CLICHÉ: noun Etymology: French, literally, printer's stereotype, from past participle of clichér, to stereotype, of imitative origin Date: 1892 1 : a trite phrase or expression; also : the idea expressed by it 2 : a hackneyed theme, characterization, or situation 3 : something that has become overly familiar or commonplace
In the words of Stephen Fry, “It is a cliché that most clichés are true, but then like most clichés, that cliché is untrue.” Clichés are like rationalizations: try going a week without using one. It can't be done! They are the hobgoblin of little minds. For most of us, once you begin to take notice, they are fingernails on a chalkboard. From Shakespeare to Shakira; in music, on television, at the movies; in the boardroom, on a conference call, online or in person, clichés have taken over the world. While some nitwits might say they're just misunderstood, they didn't start out that way. There was a time when they were new and vibrant, clever and pithy. Now they're just predictable—a vapid collection of much-too-familiar descriptions or metaphors that often replace smart conversation, speech, or writing.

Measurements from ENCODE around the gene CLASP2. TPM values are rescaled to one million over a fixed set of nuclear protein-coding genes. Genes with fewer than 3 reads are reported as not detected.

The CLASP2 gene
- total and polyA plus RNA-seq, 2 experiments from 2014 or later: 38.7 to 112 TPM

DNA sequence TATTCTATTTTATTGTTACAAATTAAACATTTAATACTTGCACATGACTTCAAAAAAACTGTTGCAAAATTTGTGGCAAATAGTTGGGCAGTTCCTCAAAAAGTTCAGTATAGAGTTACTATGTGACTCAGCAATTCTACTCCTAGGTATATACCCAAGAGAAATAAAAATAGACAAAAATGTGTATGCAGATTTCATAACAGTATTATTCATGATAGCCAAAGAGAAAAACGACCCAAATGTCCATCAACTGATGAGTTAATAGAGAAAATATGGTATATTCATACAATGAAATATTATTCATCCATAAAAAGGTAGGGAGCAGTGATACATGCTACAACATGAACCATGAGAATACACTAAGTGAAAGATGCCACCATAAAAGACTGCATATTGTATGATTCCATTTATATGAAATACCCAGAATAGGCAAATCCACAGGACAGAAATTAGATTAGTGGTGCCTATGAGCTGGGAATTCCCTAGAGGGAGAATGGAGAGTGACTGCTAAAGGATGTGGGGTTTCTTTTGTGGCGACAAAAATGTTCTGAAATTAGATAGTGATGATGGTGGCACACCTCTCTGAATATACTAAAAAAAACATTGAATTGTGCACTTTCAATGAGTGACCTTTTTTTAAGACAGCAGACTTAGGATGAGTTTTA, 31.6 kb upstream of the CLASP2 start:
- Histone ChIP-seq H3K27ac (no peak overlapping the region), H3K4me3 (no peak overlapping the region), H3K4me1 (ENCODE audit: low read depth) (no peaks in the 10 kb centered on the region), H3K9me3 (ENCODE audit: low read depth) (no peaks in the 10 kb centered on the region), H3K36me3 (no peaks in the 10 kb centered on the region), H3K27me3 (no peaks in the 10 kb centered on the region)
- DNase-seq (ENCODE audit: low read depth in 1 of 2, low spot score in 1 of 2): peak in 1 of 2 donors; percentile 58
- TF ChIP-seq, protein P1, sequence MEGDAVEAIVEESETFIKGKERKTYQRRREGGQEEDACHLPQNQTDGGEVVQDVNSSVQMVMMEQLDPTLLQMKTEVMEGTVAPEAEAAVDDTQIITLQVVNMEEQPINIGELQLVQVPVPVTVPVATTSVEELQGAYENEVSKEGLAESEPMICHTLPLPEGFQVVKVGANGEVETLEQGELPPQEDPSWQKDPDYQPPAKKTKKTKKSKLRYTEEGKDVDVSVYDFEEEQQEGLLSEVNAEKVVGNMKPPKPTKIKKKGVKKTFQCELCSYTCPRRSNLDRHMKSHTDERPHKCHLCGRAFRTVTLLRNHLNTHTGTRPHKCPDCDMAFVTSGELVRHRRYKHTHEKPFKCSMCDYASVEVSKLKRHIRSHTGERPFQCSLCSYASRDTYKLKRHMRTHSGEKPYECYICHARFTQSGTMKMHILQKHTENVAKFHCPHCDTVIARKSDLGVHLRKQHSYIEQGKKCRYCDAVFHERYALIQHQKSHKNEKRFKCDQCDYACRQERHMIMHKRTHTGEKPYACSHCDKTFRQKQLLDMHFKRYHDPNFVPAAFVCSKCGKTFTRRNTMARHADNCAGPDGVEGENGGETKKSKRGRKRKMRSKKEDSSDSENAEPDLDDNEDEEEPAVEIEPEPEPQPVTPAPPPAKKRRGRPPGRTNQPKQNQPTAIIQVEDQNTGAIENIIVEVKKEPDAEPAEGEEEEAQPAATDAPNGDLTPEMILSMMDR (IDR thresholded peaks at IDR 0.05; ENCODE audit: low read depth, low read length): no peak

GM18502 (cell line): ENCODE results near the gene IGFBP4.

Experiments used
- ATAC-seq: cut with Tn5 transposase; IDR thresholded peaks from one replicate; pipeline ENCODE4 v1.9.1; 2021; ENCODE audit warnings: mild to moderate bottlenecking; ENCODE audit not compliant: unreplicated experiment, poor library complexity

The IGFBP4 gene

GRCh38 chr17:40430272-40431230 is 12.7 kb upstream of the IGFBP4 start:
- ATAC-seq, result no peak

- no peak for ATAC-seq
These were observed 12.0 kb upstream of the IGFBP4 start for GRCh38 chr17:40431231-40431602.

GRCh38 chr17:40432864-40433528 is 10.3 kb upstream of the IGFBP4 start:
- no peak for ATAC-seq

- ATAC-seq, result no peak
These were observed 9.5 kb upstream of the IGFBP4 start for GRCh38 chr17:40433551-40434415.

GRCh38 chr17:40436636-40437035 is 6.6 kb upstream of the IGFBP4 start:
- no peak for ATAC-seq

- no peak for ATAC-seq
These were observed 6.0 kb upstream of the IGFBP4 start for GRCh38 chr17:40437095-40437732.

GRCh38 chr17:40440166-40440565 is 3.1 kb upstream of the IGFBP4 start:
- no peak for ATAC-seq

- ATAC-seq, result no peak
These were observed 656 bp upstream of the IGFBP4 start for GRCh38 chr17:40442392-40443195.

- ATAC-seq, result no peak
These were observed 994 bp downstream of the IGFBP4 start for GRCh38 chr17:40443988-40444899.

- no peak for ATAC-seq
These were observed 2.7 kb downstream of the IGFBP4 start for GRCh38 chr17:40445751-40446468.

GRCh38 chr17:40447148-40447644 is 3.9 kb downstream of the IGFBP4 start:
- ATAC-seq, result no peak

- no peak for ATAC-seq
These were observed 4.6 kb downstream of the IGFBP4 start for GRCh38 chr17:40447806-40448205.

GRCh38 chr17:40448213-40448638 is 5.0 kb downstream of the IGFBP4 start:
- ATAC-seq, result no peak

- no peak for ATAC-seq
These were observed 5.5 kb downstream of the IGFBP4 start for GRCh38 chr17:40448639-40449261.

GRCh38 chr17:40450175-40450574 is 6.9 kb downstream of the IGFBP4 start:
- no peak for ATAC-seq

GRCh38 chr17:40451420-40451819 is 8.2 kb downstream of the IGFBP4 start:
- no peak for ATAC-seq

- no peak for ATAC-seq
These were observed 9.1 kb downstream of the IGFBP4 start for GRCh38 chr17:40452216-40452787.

This book is a collection of the most overused phrases of all time. Hopefully, it'll make you laugh. Hopefully, it'll make them think. And at the end of the day, if the early bird catches the worm and the slow and steady win the race . . .
Lawrence Dorfman has more than thirty years of experience in the bookselling world, including stints at Simon and Schuster, Penguin, and Harry N. Abrams. He is the author of the Snark Handbook series including The Snark Handbook: Politics and Government Edition, The Snark Handbook: Insult Edition; The Snark Handbook: Sex Edition, Snark! The Herald Angels Sing, and The Snark Handbook: Clichés Edition. He lives in Connecticut.